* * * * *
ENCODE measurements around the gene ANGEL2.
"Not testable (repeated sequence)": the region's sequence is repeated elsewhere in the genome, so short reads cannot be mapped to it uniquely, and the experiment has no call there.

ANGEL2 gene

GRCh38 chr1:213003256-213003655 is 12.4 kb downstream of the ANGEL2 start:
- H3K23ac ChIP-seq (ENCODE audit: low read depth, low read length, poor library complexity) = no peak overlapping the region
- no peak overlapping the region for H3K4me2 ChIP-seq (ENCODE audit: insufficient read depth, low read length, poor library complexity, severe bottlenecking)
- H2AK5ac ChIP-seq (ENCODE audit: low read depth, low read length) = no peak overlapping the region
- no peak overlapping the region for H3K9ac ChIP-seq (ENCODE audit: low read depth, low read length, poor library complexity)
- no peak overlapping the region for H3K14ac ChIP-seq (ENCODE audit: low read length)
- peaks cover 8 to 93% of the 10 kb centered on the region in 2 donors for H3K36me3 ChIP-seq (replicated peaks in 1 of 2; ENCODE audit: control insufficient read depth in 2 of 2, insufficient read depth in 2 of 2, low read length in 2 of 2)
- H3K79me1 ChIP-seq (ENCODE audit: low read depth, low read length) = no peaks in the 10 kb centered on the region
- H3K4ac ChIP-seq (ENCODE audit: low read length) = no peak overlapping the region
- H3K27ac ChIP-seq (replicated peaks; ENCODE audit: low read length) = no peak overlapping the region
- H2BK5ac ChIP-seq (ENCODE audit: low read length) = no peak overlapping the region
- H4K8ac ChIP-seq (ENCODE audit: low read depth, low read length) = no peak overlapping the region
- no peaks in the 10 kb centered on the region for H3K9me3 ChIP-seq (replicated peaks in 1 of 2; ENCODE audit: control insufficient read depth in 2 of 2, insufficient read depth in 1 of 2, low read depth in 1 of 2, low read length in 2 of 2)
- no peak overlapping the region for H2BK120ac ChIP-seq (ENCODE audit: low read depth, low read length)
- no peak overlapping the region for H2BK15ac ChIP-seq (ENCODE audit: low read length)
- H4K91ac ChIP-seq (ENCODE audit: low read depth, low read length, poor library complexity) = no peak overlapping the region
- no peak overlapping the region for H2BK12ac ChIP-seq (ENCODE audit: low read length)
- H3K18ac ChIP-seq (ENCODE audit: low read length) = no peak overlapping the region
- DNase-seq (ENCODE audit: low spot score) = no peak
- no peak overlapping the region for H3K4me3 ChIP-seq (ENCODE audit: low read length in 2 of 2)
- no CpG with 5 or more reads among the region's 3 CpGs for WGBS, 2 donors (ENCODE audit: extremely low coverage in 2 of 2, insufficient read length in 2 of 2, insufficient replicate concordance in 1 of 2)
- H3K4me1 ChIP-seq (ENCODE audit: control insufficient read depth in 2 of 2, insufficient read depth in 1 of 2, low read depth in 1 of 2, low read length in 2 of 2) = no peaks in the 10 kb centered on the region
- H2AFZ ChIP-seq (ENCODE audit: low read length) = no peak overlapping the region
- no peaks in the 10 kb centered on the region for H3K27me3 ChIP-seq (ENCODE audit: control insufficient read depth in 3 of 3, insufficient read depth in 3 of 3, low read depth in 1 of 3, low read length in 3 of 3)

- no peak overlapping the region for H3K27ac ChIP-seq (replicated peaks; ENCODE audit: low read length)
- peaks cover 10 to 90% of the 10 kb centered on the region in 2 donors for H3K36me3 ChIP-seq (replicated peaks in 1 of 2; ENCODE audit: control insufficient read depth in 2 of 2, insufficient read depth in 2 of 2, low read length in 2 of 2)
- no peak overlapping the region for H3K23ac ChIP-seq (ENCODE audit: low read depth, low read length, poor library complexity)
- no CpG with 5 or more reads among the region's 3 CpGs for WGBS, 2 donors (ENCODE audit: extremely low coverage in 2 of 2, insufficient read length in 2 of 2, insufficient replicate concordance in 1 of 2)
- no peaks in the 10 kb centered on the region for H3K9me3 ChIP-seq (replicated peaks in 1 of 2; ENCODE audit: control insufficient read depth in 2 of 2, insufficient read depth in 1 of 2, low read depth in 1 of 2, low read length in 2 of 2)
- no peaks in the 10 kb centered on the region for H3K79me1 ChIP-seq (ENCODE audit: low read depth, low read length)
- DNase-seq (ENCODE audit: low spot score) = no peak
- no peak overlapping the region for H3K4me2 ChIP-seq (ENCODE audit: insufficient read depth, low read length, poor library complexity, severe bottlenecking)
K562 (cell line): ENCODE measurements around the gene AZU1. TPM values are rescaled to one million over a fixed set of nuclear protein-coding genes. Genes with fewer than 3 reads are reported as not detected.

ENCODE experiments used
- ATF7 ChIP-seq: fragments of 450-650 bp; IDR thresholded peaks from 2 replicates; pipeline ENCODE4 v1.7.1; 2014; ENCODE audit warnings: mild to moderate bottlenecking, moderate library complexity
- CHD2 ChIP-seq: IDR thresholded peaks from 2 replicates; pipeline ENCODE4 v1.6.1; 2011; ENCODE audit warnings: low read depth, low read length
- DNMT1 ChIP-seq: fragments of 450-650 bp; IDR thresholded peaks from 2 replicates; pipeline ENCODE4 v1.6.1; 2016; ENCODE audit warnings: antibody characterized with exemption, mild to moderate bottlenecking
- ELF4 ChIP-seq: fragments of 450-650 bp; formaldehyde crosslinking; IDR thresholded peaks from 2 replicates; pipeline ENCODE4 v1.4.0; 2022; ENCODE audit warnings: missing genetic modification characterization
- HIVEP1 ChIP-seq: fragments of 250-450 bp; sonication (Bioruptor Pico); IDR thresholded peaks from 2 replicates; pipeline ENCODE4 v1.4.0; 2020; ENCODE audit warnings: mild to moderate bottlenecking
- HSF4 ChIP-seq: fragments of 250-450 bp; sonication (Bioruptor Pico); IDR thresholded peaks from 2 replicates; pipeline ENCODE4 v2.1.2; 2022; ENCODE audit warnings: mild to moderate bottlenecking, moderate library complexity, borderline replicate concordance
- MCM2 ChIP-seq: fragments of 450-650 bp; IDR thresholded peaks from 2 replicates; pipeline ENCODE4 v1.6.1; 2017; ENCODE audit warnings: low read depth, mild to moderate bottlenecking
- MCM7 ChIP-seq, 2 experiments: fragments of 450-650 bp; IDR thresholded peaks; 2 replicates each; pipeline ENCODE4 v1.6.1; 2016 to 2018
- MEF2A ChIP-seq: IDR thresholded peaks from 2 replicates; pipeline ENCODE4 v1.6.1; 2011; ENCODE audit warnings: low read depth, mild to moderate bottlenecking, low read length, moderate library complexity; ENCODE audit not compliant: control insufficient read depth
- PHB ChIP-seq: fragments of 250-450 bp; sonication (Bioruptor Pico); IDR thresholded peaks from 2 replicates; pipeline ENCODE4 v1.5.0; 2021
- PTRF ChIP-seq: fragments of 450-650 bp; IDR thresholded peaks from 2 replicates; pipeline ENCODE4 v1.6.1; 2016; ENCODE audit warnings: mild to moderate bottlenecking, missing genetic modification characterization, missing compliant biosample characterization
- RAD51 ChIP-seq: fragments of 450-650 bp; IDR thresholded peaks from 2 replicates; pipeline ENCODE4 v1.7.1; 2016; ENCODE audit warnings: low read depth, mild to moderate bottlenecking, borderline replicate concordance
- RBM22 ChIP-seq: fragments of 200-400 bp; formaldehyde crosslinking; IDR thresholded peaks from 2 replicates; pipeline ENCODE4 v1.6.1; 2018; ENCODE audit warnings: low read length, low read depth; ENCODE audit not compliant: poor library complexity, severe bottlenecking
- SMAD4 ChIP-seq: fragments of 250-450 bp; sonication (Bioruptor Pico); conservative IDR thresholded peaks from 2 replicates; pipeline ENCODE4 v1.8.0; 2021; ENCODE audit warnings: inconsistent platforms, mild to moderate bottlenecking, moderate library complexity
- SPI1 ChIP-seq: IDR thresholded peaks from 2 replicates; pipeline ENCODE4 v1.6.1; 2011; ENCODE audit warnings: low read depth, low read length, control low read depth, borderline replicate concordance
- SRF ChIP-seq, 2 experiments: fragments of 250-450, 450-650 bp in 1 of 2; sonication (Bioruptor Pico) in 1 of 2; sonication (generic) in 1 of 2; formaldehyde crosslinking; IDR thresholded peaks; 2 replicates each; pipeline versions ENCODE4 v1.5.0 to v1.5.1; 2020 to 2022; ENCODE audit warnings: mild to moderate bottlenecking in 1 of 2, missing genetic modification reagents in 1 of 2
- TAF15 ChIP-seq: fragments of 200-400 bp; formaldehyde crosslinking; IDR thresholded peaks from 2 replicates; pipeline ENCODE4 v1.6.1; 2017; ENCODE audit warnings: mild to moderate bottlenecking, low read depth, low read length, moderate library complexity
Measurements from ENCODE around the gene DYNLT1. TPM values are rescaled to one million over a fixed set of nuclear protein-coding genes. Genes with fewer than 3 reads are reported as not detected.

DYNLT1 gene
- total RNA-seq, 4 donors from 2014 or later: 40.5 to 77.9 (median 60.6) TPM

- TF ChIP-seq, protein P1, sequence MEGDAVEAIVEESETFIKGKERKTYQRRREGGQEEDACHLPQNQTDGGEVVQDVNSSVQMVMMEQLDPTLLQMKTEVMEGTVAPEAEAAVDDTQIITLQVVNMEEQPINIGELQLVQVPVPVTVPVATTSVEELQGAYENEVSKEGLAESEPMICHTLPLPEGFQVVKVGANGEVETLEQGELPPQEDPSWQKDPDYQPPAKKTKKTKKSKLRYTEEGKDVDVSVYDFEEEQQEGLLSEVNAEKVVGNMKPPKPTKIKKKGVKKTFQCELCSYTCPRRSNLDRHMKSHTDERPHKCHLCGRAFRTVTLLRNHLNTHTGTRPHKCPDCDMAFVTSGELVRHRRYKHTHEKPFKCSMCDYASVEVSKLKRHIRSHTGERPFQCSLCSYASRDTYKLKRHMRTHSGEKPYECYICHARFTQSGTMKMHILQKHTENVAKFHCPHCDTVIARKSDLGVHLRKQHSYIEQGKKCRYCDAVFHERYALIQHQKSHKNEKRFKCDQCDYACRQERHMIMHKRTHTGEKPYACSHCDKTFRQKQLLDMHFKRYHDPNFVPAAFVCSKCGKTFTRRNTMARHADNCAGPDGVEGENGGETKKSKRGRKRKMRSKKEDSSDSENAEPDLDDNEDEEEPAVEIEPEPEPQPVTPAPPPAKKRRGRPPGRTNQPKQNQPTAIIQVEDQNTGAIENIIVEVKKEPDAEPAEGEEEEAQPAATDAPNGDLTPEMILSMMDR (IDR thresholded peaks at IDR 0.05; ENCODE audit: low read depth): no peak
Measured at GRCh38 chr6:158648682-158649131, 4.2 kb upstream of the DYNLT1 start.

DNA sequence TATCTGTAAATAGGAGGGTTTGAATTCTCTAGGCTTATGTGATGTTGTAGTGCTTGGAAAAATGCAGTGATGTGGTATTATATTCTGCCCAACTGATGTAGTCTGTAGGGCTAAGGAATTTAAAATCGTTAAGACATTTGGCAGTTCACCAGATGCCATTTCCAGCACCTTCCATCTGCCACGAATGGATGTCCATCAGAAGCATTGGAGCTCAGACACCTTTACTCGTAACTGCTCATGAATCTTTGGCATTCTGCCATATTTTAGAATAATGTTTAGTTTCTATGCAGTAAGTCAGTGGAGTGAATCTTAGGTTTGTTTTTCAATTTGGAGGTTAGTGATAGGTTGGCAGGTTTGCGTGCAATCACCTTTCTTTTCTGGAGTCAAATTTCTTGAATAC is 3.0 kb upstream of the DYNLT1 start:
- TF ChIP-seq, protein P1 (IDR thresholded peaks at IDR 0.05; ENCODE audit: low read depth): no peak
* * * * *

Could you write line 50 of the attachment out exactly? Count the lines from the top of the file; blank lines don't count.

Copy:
- RBM22 ChIP-seq: fragments of 200-400 bp; formaldehyde crosslinking; IDR thresholded peaks from 2 replicates; pipeline ENCODE4 v1.6.1; 2018; ENCODE audit warnings: low read length, low read depth; ENCODE audit not compliant: poor library complexity, severe bottlenecking